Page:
While it is certainly good to have the key role of Robert Wilson in architecting Stanford’s brand of game theory and mechanism design finally recognized, I nevertheless remain skeptical that this research has ever been construed as obscure, odd or silly. I’m willing to concede that I may be too naïve, given the permanent threat upon federally funded research (see Coburn’s 2011 attacks and summer 2016 debates on the social benefits of NSF-funded economic research). The point is that the Golden Goose award jury could make bolder choices, in economics as in other sciences.
Educating policy makers and the public on how science is made is the purpose of the Golden Goose award. And it’s one shared by historians of hard, tech, STEM, medicine, computer or social sciences. They spend countless hours uncovering the diverse and complex relationships between theory and applications, induction and deduction, how much is planned and how much is accidental. Operational Research historian Will Thomas told me he’d like more research on “delayed applications” (whether because of the lack of adequate theories or computer infrastructure or money or else, or because of unexpected applications). Historians are also tasked with uncovering the many external hindrances scientists face in pursuing research programs, from claims of being too abstract to claims of being too specific (Proxmire targeted that not just highly abstract science, but also empirical research which seemed to specific to be ever applied elsewhere or generalized was often derided). Scientists have routinely faced pressures by public, private, military organizations and agnotology lobbies to alter, hide or dismiss scientific results. Nevertheless, historians sometimes conclude, they persisted. Historical inquiry finally offers a unique window into the difficulty of defining, identifying and quantifying science’s “social benefits.”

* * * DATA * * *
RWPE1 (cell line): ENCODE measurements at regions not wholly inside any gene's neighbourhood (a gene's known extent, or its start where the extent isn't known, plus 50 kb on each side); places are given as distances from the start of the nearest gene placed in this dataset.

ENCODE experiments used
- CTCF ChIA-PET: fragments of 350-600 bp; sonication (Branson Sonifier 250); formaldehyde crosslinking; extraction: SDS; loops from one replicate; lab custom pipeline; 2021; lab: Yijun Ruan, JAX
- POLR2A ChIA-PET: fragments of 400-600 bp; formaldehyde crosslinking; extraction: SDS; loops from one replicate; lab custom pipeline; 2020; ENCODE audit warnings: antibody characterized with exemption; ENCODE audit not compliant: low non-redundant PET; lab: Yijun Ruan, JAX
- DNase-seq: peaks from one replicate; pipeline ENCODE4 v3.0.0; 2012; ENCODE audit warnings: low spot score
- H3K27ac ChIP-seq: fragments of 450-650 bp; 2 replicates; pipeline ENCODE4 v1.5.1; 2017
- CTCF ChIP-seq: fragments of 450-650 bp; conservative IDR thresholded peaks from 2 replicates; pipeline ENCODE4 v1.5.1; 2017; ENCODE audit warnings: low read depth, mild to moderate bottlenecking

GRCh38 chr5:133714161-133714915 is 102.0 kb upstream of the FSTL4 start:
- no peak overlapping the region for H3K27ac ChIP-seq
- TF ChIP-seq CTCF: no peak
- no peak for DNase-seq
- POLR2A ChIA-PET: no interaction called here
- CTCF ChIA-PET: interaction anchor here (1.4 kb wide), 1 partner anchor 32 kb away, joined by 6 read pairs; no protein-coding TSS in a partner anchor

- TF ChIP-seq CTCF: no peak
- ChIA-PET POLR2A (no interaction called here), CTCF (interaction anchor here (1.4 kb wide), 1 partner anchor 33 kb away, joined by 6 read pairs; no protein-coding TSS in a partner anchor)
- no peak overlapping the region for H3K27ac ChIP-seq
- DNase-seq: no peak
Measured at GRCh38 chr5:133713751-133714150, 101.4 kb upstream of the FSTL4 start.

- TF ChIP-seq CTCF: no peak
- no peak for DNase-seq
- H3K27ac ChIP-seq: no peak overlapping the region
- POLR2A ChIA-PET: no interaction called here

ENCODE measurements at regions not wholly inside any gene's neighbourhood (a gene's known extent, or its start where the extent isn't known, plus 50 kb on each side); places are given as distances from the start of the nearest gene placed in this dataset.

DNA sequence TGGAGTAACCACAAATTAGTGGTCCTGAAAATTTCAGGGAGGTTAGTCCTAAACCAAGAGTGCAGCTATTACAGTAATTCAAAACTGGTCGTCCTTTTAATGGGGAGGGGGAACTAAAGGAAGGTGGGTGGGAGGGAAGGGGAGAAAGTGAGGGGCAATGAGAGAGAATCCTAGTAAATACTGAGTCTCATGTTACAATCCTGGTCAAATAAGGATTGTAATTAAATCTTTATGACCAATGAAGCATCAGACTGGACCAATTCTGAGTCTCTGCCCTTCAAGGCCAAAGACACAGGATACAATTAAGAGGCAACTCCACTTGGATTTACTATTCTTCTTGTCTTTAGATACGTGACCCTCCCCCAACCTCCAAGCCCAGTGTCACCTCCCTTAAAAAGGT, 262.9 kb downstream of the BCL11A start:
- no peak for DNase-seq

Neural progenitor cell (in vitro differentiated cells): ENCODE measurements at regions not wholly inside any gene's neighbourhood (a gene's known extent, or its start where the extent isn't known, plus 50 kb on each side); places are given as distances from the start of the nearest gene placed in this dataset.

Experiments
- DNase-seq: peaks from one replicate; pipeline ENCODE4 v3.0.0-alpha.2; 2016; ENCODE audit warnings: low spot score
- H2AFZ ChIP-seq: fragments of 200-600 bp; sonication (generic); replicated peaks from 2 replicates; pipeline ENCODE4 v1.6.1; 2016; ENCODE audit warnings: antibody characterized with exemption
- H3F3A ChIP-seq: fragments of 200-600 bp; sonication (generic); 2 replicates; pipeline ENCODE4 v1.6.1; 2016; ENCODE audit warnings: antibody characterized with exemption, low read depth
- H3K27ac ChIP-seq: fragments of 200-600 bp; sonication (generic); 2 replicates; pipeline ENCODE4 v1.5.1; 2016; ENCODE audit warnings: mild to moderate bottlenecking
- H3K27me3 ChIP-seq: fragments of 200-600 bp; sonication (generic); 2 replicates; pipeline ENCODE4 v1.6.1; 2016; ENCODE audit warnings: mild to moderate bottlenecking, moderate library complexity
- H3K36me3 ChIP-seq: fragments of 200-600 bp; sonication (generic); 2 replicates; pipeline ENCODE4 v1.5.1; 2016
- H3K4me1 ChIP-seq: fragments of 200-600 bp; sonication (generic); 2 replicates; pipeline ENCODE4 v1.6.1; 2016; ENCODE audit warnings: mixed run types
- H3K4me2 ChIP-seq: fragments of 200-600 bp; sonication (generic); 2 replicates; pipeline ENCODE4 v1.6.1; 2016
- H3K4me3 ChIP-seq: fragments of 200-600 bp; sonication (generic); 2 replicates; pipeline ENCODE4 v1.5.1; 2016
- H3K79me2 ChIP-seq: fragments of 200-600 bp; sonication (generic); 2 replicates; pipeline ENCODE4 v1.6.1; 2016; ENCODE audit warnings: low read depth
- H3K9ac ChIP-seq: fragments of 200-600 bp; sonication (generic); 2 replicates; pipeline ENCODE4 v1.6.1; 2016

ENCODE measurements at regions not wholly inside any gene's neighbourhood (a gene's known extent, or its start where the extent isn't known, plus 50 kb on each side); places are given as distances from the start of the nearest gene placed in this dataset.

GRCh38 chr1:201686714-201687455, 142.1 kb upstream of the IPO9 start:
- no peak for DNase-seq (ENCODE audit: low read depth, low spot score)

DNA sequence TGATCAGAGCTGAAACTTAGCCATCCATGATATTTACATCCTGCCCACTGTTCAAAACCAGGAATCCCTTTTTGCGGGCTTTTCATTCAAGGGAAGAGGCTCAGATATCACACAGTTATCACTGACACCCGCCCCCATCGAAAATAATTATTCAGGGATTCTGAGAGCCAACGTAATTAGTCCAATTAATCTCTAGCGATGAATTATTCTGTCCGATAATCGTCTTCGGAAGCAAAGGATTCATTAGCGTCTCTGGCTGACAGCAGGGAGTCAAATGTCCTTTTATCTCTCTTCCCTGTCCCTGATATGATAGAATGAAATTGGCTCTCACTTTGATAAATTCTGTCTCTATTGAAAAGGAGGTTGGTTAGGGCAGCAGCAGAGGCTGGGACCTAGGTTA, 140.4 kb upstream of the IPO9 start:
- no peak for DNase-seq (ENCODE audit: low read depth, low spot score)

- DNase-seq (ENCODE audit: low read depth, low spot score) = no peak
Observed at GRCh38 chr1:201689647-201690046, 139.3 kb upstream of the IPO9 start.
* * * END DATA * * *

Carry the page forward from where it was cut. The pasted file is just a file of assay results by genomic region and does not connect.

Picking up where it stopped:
Golden Goose alumni Josh Shiode confirmed that the jury welcome nominations by historians of science. There is neither disciplinary nor temporal restrictions (it is not necessary, for instance, that the scientists whose research is nominated are still alive). Three nomination criteria are:
- federally funded research
- projects that may have appeared unusual, obscure, which sounded “funny” or whose value could have been questioned
- major impact on society
Nominating research projects seems an excellent way for historians of science to educate the public.